There is a lot of confusion and skepticism about UEFA’s new Financial Fair Play (FFP.) Which is understandable when big teams can’t afford a steal of €15 million on a good player and other clubs spend €60 million or more on a player that is great, but doesn’t seem worth such obscene transfer fees. But I think that the confusion can be straightened out pretty easily if you look at the basic tenets and purposes of FFP. And I am proud to say that whether by design or necessity, Milan is one of the biggest clubs that is becoming FFP compliant.
|Gone are the days of luring established players to Milan with big wages, now we must grow our own champions|
I think the biggest misconception is that FFP was designed to level the playing field. But it was actually originally intended to force clubs into responsible spending. So many clubs had so many millions in debt, and we have seen a number of clubs get into huge difficulty with their leagues and their debtors, even to go so far as to not be able to pay their players. So it wasn’t meant to make Pescara competitive with Barcelona or Manchester United, it was more of a business intervention so that clubs would be able to stay solvent.
The other big misconception is that clubs can’t spend exorbitant amounts of cash on big players. That is not true at all. FFP basically just looks at income versus expenses, requiring that clubs balance their budgets and stop incurring so much debt. If those clubs can bring in exorbitant amounts of income, they can spend whatever they want. It's almost more of a reality competition of business skills, and the clubs who already had big income and name recognition have a huge advantage over the rest of the European clubs. So you might think that there is nothing fair about Financial Fair Play at all.
|Like losing a couple of limbs, it still hurts to see them wrapped in money|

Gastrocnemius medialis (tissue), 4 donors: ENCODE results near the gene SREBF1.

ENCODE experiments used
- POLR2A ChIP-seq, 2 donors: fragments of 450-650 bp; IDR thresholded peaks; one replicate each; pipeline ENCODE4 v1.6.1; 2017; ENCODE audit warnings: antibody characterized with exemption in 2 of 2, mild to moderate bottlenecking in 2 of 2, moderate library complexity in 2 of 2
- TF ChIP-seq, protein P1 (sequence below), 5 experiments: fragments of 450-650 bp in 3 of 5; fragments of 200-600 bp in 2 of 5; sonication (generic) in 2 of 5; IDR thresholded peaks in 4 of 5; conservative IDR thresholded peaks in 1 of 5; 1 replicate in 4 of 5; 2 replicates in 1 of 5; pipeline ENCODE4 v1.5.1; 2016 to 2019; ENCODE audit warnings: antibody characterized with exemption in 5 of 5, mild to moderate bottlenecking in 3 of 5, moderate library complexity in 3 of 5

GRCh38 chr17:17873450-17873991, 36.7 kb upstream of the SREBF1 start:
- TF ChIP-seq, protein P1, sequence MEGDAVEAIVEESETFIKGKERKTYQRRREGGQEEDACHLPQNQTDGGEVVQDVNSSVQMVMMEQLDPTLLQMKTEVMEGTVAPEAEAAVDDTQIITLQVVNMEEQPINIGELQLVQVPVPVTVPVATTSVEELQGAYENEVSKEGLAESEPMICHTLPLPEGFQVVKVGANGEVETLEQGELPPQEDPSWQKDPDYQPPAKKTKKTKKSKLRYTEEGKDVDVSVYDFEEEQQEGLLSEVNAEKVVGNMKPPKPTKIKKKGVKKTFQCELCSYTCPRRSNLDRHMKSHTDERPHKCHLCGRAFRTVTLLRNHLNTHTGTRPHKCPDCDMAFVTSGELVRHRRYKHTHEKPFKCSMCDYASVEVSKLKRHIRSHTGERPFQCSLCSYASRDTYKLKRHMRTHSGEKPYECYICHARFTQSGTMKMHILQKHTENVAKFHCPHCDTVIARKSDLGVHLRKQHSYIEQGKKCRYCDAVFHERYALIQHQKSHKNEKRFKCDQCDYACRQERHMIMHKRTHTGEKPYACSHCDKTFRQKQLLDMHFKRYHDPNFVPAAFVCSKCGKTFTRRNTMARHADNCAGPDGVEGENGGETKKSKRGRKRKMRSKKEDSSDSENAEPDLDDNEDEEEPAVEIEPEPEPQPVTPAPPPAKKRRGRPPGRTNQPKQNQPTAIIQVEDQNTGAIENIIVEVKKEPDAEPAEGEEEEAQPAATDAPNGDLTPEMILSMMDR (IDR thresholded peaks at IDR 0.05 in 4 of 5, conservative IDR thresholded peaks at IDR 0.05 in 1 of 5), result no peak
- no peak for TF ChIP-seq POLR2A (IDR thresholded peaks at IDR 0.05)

On the pitch, you might be right. It hardly seems fair that teams like PSG and Manchester City have more talented players on their benches than most clubs have in their starting lineups. But it actually hasn’t necessarily translated into the overwhelming success that you would think. It seems that having endless amounts of money to buy all of the best players doesn’t necessarily translate into teamwork, success, or even good football. So maybe it isn’t so unfair after all.
Because so many clubs had so much debt, FFP is being phased in over time. Clubs do not have to be 100% compliant overnight, but there are punishments for not meeting the FFP guidelines on time. Punishments as simple as warnings or fines or as serious as being disqualified from UEFA competitions. Last year, Malaga was one of the first clubs to feel the sting of FFP, receiving a ban from UEFA competitions for one year or more, pending appeals for failing to comply. So UEFA will be enforcing their regulations, we’ll see if they continue to do so if the really big clubs fail to comply.
|Devisive or decisive? Either way, Milan is becoming FFP compliant with this duo on board.|
But that is not really our business, as to whether or not other clubs’ books are balanced. It’s not our business to determine what is or isn’t fair financially. We should concern ourselves more with how to help our own club comply. Milan took some painful and possibly even unwise steps toward FFP compliance last year, and many of us thought that was the end of the world, figuratively speaking. While I am still not convinced it was as much a plan as a necessity because of other poor financial decisions and consequences, it certainly seemed at the time like Milan cut off its nose to spite its face. Only to their credit, they used it as an opportunity to achieve FFP compliance. And it is working. And we are still competitive on the pitch, too.